Faux Wood Blinds: The Pros and Cons

faux-wood-blindsWhat do you do if you want the look and warmth of wood blinds but can’t afford it?

Get the next best thing – faux wood blinds.

The Advantages

Wood blinds and shutters are among the most popular window coverings sold in America today. However, these two products are also some of the most expensive. Faux wood blinds are about 30% cheaper than the wood blinds, and yet look very much the same, control light equally well, and come in the same styles. They still offer natural wood’s rich, subtle colors and unique textures. Plus, they don’t warp or bow.

This is important if you need to put blinds in a damp environment where real wood could easily get damaged. Faux wood is considerably more resistant to moisture and wetness than wood. Because they are less porous, warping and cracking almost never happens with faux wood blinds. Water just beads up on the surface, instead of soaking in. They don’t mildew from moisture, either, or warp or bow. This makes them a much wiser choice for a shower, small bathroom, laundry room, or in areas above a sink.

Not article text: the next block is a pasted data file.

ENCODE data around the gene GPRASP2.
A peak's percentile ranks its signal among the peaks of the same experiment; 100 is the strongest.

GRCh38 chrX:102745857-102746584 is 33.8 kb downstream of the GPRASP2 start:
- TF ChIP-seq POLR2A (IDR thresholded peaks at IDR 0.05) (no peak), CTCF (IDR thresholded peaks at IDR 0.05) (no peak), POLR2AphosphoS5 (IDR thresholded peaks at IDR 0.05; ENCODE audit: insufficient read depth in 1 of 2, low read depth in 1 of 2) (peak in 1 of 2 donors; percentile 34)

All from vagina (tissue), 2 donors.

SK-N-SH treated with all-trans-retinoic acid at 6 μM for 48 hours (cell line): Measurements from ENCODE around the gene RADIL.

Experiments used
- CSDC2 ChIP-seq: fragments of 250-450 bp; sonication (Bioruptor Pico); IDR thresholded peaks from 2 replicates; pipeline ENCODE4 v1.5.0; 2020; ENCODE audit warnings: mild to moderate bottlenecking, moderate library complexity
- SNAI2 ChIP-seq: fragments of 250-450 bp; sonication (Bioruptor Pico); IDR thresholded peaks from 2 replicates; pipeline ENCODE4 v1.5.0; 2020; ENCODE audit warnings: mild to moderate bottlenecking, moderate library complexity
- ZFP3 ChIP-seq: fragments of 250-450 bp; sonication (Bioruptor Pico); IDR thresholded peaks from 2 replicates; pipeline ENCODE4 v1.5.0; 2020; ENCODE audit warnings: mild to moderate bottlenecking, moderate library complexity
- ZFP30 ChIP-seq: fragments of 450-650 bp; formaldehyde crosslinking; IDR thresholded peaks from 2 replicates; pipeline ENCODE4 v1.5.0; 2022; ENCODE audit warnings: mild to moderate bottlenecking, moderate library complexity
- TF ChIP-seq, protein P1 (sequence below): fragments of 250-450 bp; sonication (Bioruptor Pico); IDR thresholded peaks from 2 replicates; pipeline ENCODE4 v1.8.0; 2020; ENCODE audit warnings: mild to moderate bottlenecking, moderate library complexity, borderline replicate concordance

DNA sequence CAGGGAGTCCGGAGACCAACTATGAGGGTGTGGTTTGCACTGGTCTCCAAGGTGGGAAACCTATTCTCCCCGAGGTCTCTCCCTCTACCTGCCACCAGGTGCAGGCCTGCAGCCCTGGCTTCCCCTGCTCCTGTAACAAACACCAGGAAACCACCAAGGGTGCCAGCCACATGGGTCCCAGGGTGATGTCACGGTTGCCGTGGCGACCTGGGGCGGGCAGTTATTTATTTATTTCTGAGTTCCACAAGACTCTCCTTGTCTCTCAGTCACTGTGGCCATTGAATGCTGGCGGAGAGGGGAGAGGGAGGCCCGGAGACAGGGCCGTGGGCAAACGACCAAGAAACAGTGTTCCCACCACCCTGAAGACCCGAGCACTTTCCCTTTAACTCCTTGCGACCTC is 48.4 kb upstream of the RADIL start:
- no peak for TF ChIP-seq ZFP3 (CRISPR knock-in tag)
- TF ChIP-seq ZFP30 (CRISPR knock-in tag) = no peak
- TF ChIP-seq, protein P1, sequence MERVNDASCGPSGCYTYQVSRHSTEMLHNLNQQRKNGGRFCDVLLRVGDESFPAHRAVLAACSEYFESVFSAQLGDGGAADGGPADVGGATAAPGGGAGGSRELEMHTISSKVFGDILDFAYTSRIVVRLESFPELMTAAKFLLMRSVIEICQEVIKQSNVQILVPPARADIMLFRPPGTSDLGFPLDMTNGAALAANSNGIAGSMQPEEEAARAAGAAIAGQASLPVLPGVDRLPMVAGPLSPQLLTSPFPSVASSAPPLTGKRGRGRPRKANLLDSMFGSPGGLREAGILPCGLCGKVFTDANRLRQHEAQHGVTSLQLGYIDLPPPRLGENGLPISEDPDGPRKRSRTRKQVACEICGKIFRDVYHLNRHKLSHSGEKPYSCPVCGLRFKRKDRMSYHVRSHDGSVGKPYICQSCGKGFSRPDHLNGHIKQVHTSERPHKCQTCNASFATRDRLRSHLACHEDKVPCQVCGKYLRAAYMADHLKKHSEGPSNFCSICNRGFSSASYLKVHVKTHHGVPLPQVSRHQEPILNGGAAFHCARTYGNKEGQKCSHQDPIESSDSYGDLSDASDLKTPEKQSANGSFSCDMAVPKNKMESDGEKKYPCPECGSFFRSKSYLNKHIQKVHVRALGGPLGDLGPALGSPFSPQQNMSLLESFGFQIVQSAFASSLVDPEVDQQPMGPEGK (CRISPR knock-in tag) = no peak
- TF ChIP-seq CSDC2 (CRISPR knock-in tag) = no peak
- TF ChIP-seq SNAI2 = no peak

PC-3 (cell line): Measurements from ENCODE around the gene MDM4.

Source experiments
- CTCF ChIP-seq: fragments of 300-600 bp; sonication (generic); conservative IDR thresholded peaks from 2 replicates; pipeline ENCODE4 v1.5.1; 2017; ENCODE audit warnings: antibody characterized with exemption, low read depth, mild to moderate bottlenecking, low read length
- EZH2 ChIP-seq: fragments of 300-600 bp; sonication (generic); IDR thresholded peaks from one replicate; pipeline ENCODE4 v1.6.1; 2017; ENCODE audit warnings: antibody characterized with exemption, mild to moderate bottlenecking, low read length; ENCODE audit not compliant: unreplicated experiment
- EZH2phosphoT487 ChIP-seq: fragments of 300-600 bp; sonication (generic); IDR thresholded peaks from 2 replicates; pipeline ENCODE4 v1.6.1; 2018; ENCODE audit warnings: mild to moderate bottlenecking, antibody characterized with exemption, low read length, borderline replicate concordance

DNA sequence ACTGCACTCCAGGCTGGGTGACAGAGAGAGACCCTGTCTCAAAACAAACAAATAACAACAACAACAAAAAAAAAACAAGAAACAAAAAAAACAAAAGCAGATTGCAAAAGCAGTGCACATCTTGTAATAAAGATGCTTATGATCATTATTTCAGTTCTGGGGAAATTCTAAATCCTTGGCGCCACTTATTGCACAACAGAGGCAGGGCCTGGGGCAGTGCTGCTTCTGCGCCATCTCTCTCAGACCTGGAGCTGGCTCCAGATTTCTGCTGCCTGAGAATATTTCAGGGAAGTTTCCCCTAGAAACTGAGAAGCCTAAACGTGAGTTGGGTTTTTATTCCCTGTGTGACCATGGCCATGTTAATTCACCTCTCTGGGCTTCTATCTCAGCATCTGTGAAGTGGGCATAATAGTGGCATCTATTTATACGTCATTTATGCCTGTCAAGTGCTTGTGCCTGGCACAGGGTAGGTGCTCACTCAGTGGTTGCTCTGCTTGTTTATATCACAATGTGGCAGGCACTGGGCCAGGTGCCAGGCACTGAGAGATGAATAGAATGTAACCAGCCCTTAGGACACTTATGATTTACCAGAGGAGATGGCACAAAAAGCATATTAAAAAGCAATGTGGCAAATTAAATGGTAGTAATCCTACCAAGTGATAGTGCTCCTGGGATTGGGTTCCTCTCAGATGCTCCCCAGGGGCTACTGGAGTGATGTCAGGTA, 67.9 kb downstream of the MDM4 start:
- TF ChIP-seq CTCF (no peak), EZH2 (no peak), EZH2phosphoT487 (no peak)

Aside from moisture, they fare very well in other durability tests. Because they are more pliable and don’t scratch as easily, they stand up better to wear and tear from children and pets as well.

What Are Faux Wood Blinds Made Of?

They are made from a combination of polymers, adhesives and veneers to re-create the look of real wood, without actually being wood. They can have a grain pattern imprinted or painted on them, or have a wood-looking veneer on the surface. This makes them heavier than real wood and not quite as strong per pound as real wood.

Today’s finishes are so advanced that you really cannot tell the difference between faux wood and real wood blinds. Many times, faux wood can be matched to nearly any real wood so it can fit in perfectly to your decor. But if you want to buy them off the shelf, you may be stuck with the colors and finishes in stock.

The Biggest Disadvantage

If there is one big disadvantage to faux wood blinds, it would have to be their weight. On smaller windows, this is normally not an issue. However, on larger windows, pulling up all the slats of a horizontal blind can take two hands and a great deal of muscle power and may not be suited for the elderly or those with medical conditions. It is less of an issue with vertical blinds as they move from side to side rather than up and down.

This suggests that it might be better to chose faux wood blinds for smaller windows and/or damp areas, and choose real wood horizontals for larger windows. Definitely go with faux wood in damp areas, because wood blinds would simply be ruined very quickly, losing your investment in them. With vertical blinds, weight is not a problem, so either wood or faux would work.

But there is no need to worry about any lack in quality or appearance in today’s faux wood blinds. They look just like the real thing!

Comments are closed.